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Ian & Raven raveian@wolston.com 503-394-2021

 

The Education of a New Farmer: Part III

by Raven OKeefe

When it happened, my friend Joe Turk wrote this to me: "We who choose to surround ourselves with lives even more temporary than our own live within a fragile circle, easily and often breached. Unable to accept its awful gaps, we still would live no other way." I thought then and I think now it's the best and most terrible and truest thought I've ever heard.

For the past month we've had two new little roomies in our house, living in the dining room: Nathan Arizona Jr. and Pixie, my two little Shetland lamb bottle-babies, who would start their cries of "Maaaaama!" "Maaaaama!" as soon as they'd see me, wagging their tiny tails as fast as they could and putting on major cuteness demonstrations and begging me for some of that sweet yummy lamb milk replacer. Impossibly cute! They butted their little heads against me, they sucked on my finger, they cuddled in my arms and napped.

Our Border Collies have been, of course, thoroughly disgusted, saying as plainly as if they were speaking the words: "WHAT are you THINKING! Those are sheep! SHEEP!! They don't get cuddled and smooched, they don't bounce around the house like little wind-up toys, they don't hop up on the couch to sit in your lap, and they DON'T belong in the HOUSE! My god, woman, get a clue!" They were so relieved when our first bottle-baby (remember Minnie?) moved back out to the barn to live with her "real" mom, and now here are two more of these creatures in the house!

They were both just adorable beyond words, but young Nathan Jr. was my very special favorite. He followed me everywhere like a little puppy, when we were working out in the garden he'd be out there bounding around "helping" us, when I drove into our driveway coming back from an errand he'd come racing across the yard to meet me, baaa-ing his loudest and most joyous! He drove in to town with us, went into the feed store, to the flower shop, he was everyone's darlin'! He learned his name immediately and would come running when he'd hear me call "Na-a-a-athan!" and even worse (from Ian's point of view), I'd made good progress on teaching him "That'll do!"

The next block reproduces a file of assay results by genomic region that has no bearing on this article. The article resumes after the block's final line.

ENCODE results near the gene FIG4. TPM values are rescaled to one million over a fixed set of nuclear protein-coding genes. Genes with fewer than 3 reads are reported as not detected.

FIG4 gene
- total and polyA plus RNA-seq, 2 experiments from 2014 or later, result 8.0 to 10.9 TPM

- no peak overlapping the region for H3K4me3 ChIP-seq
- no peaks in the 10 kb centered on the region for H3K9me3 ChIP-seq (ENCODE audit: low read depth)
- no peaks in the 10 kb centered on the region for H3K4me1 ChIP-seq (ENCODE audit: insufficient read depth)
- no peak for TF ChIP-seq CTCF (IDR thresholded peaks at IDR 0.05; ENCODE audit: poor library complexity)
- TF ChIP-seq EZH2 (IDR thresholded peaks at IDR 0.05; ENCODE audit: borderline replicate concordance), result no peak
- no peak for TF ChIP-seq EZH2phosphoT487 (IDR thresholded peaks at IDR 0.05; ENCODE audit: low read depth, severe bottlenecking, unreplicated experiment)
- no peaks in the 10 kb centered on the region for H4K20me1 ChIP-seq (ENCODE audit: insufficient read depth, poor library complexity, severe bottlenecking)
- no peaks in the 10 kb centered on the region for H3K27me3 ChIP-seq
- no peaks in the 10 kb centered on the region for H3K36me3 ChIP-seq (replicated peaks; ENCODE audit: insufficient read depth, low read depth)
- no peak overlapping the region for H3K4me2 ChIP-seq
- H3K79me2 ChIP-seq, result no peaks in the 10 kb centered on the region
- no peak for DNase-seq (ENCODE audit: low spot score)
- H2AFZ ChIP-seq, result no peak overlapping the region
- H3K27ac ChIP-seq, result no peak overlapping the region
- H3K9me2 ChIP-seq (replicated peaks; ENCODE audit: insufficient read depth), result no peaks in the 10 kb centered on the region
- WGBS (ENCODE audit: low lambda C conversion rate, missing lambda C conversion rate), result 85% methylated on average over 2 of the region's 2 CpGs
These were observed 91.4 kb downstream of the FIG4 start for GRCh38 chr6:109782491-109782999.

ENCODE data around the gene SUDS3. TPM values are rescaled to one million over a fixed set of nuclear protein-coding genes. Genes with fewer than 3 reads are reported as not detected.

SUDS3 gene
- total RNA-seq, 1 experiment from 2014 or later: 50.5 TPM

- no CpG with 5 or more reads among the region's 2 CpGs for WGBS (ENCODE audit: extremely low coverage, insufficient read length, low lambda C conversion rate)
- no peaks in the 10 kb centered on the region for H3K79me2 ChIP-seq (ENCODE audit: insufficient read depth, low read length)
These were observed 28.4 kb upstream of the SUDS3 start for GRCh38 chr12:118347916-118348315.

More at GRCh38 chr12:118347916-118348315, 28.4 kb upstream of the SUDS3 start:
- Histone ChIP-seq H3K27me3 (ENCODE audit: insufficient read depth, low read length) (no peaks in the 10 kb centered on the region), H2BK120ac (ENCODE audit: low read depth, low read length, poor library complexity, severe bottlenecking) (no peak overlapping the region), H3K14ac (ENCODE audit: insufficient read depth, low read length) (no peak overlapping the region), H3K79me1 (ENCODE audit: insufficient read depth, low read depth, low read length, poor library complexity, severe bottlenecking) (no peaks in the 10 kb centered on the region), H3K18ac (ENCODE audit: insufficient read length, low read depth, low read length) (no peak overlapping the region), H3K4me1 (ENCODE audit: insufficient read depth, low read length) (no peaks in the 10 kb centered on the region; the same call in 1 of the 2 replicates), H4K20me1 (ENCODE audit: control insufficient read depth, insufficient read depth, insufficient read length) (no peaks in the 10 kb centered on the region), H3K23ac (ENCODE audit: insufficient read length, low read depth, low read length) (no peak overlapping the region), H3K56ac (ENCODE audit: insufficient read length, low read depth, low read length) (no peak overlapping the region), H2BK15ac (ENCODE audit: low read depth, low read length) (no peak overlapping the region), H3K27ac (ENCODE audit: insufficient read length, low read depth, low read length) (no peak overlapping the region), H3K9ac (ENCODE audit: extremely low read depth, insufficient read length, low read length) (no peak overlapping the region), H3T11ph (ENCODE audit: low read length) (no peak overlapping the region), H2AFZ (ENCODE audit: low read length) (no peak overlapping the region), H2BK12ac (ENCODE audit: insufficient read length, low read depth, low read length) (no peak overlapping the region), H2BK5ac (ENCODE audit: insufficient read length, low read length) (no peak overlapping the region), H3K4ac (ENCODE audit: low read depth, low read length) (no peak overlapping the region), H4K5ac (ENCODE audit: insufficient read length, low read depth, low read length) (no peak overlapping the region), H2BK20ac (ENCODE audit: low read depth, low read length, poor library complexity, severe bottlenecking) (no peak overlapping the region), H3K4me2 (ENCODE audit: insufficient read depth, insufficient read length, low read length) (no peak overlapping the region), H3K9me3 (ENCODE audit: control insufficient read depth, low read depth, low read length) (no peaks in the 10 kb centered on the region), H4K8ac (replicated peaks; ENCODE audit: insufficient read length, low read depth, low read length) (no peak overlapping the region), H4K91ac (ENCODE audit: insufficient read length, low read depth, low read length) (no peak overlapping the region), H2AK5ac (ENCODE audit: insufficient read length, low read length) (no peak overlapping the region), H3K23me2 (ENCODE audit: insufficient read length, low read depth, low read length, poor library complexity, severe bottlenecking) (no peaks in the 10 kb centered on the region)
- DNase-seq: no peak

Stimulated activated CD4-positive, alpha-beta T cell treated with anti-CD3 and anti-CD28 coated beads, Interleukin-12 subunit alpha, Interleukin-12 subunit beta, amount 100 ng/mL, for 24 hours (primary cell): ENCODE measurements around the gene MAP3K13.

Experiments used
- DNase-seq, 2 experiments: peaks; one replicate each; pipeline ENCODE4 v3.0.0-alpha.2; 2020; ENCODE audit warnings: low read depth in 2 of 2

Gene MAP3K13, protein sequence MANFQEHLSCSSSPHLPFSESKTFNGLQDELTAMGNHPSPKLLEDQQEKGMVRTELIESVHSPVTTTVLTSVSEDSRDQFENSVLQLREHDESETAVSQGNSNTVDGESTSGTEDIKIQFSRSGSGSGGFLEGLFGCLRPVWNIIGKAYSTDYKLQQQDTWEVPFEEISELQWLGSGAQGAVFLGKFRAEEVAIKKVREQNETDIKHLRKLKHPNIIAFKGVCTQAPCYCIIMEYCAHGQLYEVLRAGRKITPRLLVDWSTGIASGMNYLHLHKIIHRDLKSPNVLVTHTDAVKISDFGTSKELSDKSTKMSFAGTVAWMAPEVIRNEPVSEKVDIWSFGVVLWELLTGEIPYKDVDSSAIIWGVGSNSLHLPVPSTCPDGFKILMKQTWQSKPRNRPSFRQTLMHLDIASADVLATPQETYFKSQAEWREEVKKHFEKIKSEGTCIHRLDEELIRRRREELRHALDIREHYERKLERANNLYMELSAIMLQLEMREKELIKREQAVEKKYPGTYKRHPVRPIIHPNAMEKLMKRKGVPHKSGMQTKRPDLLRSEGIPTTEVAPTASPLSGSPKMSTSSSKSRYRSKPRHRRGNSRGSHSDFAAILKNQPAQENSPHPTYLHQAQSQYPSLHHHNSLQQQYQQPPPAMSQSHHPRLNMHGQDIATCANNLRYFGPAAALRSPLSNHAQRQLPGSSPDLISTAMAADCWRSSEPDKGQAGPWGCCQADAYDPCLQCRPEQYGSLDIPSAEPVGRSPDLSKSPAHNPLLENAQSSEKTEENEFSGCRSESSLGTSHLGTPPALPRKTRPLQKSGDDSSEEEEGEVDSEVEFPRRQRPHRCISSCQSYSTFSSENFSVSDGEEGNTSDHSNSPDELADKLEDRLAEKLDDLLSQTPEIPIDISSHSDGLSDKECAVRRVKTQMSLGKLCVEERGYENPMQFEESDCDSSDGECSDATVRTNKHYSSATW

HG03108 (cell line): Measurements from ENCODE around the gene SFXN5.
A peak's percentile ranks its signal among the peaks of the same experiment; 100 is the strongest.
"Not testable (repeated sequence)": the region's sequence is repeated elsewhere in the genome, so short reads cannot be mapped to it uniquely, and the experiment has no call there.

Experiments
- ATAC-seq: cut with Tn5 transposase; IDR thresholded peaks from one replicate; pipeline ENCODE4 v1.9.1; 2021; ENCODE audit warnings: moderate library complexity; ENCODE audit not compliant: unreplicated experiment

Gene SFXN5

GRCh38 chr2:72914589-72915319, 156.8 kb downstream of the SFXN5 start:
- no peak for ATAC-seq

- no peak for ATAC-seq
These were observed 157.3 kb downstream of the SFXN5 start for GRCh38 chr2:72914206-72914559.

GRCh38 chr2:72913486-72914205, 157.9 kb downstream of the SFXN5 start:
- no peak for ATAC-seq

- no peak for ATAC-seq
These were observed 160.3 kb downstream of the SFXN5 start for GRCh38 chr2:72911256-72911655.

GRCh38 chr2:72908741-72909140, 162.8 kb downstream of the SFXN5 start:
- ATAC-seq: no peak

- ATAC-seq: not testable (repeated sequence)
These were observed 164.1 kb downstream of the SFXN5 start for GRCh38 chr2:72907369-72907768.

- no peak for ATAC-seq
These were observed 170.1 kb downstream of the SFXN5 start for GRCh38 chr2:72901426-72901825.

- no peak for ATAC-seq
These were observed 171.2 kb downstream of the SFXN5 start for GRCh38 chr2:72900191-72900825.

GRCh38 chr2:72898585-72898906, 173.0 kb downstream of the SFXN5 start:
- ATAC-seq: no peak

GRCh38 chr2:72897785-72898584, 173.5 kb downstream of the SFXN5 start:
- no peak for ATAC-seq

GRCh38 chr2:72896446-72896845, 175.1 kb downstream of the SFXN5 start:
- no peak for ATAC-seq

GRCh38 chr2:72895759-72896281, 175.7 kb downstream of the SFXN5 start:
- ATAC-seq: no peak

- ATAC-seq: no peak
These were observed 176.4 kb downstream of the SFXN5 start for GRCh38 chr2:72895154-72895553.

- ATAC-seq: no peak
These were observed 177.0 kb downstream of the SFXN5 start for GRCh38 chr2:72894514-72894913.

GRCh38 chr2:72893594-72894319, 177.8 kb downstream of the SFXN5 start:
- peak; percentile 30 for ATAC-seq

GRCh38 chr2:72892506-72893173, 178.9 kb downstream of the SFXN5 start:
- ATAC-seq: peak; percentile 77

Then one day he started having trouble eating. You could tell he was hurting -- he'd fling his little head around so hard he'd fall over, he'd grind his teeth constantly -- and nothing we could try seemed to help. Our excellent vet, Dr. Mike, consulted with a sheep specialist at the vet school in Pullman, and they decided he had abomasitis, an inflammation of part of the digestive tract. So we began feeding him a mixture of Re-Sorb and Mylanta, and it seemed to help... for awhile. When he went back on regular lamb milk replacer, the agonies would begin again: pain on eating, constipation and/or diarrhea, and he just lost all his Nathan-ness: no more bouncing around like a superball, no more playing with Pixie, just sadness and hurt.

Monday night, April 29th, I came home late from a meeting and heard no welcoming baa. I thought Ian had already taken both Nathan and Pixie in for the night, so I went inside... no, he said they were still out. When I opened the door, Pixie came barreling in making a racket, but no Nathan, though I could hear him baa weakly when I called him. Finally I found him huddled against a corner of the porch, too weak to get up. I brought him in the house, and we did our best to help him and called Dr. Mike for advice and tried everything, but it just didn't work. Finally we gave him a shot of painkiller that Dr. Mike had given us for him, so he could rest a little from the hurt. It helped, but all it could do was make his last hour easier for him. He died in our arms around midnight.

Now he's buried in his favorite spot in the front yard, where he'd always come running to meet me at the gate, and two new Bleeding-Heart plants are growing on the tiny mound, one red and one white. At first when I'd drive in and see it there it just broke my heart, but now I just tell him "Na-a-athan, I'm home, I love you, sleep peaceful little boy."

We've lost seven lambies this spring and have 59 strong healthy ones running around out in the fields. It's a delight to see all 59. It hurt to lose all seven. But none like young Nathan Jr.

--Raven OKeefe

Scio OR, May 2002